Over the years, decentralized systems have been used several times for charity funding. A large number of charities and fundraising foundations have started to implement blockchain technology for their donations. Usually, those are the two main networks of the cryptocurrency ecosystem, Bitcoin and Ethereum. The charities belong to various and significantly different sectors of society. Many of them are trying to solve issues regarding food, education, and humanitarian crises.
There are a couple of organizations worth mentioning when speaking about blockchain usecases for Charity. The list includes organizations such as The World Food Programme, the Red Cross, Wikimedia, EFF, Save the Children, or Alice, which all have participated in various blockchain-based projects.
Most notably, technologically advanced organizations like Alice have used the Ethereum platform to facilitate donations in the past. It is a platform where everyone can start a fundraiser for a charitable cause. It is easy to host your own project, and foster cryptocurrency donations to solve the issue. Additionally, they offer an excellent feedback platform that helps donors to trace the impact of their contribution, giving them an edge over other fundraising platforms. Also, the World Food Programme (WFP), which started as an experimental project in 2017, has been able to raise funds for over 10,000 Syrian refugees using cryptocurrencies. These funds are used to provide food and essential social amenities for the refugees.
Arguments for Blockchain Charity
Blockchain charity prevents a whole lot of problems associated with fundraising. When funds are raised in a conventional way, sometimes money goes missing in transaction fees or organisation costs, before it reaches its destination. Blockchains cancel this risk, as transactions are traceable and organized. They offer safe, transparent, and remote transactions. The main worry about charitable giving is often the negative influence of organisation fees. Many administrators and middlemen involved with charity foundations might take “their share” or be outright involved in corruption. As such, they are not dedicated to the safety and management of fallible human beings.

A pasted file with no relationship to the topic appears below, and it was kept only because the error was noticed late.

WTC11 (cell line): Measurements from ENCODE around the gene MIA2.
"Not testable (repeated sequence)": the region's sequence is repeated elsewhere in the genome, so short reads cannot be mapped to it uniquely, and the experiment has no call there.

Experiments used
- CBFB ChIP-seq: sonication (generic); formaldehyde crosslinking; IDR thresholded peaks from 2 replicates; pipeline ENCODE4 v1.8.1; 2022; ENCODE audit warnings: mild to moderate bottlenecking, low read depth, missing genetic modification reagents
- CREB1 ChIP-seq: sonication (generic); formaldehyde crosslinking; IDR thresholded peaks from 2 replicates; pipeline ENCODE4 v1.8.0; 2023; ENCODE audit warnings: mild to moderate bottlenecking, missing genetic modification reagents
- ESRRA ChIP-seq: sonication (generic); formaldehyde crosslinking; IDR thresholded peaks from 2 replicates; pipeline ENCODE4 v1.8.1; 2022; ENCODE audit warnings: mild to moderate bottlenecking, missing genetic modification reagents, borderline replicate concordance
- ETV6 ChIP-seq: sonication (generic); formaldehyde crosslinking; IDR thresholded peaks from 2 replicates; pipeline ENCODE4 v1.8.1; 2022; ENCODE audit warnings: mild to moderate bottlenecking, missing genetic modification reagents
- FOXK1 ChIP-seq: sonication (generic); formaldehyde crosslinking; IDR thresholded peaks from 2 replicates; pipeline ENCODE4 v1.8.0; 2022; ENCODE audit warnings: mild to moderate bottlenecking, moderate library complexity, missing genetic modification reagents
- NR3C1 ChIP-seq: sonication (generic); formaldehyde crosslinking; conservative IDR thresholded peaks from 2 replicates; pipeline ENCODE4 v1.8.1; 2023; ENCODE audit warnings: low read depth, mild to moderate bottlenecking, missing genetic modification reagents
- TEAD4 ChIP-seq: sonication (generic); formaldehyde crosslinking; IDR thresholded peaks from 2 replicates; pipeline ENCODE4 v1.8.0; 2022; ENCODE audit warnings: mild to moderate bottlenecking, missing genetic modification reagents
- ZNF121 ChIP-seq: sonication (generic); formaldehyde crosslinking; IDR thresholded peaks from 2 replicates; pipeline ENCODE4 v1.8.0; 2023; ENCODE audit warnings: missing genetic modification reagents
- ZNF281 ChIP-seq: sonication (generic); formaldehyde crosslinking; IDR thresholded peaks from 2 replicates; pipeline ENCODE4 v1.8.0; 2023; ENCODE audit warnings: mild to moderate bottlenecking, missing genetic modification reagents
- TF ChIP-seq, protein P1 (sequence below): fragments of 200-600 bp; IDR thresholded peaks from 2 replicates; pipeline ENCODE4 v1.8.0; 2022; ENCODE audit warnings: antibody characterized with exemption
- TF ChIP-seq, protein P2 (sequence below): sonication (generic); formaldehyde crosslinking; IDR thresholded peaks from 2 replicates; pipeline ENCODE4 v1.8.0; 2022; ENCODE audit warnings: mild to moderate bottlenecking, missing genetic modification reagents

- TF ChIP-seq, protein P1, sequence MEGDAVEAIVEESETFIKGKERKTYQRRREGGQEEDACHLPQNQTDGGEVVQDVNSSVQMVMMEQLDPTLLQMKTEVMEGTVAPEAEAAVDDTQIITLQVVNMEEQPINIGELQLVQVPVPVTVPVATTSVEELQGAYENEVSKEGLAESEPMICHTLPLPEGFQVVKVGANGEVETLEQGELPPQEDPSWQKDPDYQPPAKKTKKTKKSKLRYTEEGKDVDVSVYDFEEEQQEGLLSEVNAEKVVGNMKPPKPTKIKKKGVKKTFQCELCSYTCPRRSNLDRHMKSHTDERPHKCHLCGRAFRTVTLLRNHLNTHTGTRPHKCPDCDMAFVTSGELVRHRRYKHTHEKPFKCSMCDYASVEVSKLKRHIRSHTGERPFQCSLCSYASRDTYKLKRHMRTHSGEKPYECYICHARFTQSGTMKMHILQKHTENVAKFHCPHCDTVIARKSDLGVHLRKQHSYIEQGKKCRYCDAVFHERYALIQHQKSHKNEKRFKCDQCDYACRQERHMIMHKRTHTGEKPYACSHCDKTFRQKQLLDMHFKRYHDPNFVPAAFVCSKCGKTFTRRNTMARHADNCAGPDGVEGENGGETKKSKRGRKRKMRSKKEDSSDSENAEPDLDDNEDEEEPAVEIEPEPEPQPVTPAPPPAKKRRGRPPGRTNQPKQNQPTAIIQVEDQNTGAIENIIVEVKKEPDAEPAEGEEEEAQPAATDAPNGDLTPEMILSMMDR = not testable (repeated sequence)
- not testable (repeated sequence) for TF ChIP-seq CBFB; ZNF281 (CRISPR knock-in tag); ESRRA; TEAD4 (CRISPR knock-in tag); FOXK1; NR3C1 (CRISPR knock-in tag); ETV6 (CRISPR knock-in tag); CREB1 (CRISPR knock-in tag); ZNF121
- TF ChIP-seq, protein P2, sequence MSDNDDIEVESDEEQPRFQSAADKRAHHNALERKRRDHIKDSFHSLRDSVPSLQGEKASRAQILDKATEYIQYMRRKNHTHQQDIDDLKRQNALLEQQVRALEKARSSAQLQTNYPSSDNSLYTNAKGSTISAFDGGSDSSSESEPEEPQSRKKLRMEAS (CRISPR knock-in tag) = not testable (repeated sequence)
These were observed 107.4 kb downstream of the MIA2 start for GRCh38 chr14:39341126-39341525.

In the event of a theft, blockchains would provide the necessary information that something is going wrong. These worries can hang on the shoulders of blockchain technology. Blockchain-based charity helps to cut out all excesses, and produces the maximum benefit for the people that are in need of help. Last year in March, Britain’s Start Network teamed up with the social enterprise startup Disberse to use blockchain technology for charitable purposes. The network comprises of about 42 leading aid agencies such as Oxfam, Care International and Save the Children.
Disberse is a fund management platform owned by the British, that aims for transparent and efficient financial aid. The agency allows donors, governments, and NGOs to transfer and trace funds using distributed ledger technology. It helps them by providing detailed information for auditing, reporting and compliance trials. Recently, The English Heritage Organisation, a UK-based charity that oversees the care for historic sites, saw the great features that blockchains had to offer and implemented them to develop new ways of interacting with donors. The charity partnered with Giftcoin to allow donors the tracking of payments from the time they were made to when the funds are being spent.
Decentralisation of technology has proven itself to be efficient. It can help catering to war refugees, help provide support for natural disaster survivors around the world, or be used to send the less privileged to school by giving and raising funds via blockchain payments. The application of blockchains for charity purposes has brought grand innovation schemes to the technology as it allows donations for charity to become traceable and comprehensible, thereby making the whole system protected and fool-proof.
Featured Image via BigStock.